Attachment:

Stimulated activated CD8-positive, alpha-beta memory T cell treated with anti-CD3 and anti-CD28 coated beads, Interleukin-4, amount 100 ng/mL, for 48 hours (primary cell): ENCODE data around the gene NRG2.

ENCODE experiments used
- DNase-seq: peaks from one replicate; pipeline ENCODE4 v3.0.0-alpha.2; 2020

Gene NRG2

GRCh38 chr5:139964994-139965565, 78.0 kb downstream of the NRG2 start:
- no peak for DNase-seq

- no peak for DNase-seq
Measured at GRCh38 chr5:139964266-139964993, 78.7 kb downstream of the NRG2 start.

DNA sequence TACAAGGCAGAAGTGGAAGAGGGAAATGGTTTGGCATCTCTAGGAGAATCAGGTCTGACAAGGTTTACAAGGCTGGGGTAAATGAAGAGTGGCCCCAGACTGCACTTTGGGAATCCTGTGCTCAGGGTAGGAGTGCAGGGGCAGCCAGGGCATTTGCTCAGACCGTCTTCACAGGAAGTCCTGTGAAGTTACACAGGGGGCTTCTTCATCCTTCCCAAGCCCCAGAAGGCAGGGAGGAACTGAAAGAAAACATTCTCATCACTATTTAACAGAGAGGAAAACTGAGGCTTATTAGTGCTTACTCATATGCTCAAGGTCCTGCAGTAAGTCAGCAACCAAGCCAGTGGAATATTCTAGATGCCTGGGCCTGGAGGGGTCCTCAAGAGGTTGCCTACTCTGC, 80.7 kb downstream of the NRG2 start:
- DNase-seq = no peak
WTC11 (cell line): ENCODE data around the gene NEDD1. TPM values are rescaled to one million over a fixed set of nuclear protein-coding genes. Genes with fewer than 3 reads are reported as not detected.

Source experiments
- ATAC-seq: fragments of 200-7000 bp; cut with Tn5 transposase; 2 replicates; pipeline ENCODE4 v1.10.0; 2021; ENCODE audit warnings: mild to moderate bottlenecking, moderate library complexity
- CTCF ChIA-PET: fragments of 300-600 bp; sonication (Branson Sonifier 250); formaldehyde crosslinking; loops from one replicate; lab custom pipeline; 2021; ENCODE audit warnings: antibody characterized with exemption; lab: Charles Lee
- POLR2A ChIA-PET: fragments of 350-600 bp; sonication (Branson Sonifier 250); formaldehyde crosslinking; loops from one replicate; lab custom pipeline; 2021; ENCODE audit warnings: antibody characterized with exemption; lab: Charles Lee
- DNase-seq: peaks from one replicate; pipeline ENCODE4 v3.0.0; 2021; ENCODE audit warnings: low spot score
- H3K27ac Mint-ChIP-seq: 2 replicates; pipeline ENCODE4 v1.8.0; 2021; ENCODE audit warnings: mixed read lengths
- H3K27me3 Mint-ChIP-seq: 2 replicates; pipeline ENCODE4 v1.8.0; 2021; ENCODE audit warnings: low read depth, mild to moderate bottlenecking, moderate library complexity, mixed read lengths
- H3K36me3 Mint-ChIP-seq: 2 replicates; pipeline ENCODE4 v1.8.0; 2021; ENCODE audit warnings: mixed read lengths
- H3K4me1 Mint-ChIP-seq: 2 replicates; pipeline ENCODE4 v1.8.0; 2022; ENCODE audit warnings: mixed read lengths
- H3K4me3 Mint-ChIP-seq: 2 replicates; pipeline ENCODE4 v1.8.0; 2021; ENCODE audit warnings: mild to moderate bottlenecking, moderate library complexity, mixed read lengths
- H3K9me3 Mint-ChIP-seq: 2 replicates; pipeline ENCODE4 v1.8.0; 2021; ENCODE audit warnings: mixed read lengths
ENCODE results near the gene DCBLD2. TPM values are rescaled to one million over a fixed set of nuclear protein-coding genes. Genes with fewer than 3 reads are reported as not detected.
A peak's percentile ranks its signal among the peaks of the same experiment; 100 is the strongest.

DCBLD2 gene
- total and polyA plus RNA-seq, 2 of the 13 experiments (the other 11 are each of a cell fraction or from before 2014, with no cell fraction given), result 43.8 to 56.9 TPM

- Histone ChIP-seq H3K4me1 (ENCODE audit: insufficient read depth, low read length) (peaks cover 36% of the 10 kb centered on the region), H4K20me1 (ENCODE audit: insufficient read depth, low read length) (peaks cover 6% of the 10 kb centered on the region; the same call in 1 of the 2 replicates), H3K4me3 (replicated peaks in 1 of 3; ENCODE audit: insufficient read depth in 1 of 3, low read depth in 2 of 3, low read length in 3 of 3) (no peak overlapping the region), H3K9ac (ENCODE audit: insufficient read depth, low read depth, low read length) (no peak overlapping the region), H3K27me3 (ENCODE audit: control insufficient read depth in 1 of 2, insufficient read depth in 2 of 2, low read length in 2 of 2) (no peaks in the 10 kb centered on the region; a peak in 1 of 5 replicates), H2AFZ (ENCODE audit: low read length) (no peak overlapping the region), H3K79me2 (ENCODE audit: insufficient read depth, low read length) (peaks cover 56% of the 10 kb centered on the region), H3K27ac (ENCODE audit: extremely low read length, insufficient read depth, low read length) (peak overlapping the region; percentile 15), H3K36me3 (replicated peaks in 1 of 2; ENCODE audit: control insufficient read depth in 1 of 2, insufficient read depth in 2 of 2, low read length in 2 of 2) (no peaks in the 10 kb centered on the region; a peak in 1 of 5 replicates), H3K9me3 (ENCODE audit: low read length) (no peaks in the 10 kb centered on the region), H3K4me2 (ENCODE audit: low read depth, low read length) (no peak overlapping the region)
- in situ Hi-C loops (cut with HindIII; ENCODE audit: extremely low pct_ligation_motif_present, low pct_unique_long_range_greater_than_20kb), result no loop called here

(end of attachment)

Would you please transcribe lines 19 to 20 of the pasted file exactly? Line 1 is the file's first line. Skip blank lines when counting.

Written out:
- H3K36me3 Mint-ChIP-seq: 2 replicates; pipeline ENCODE4 v1.8.0; 2021; ENCODE audit warnings: mixed read lengths
- H3K4me1 Mint-ChIP-seq: 2 replicates; pipeline ENCODE4 v1.8.0; 2022; ENCODE audit warnings: mixed read lengths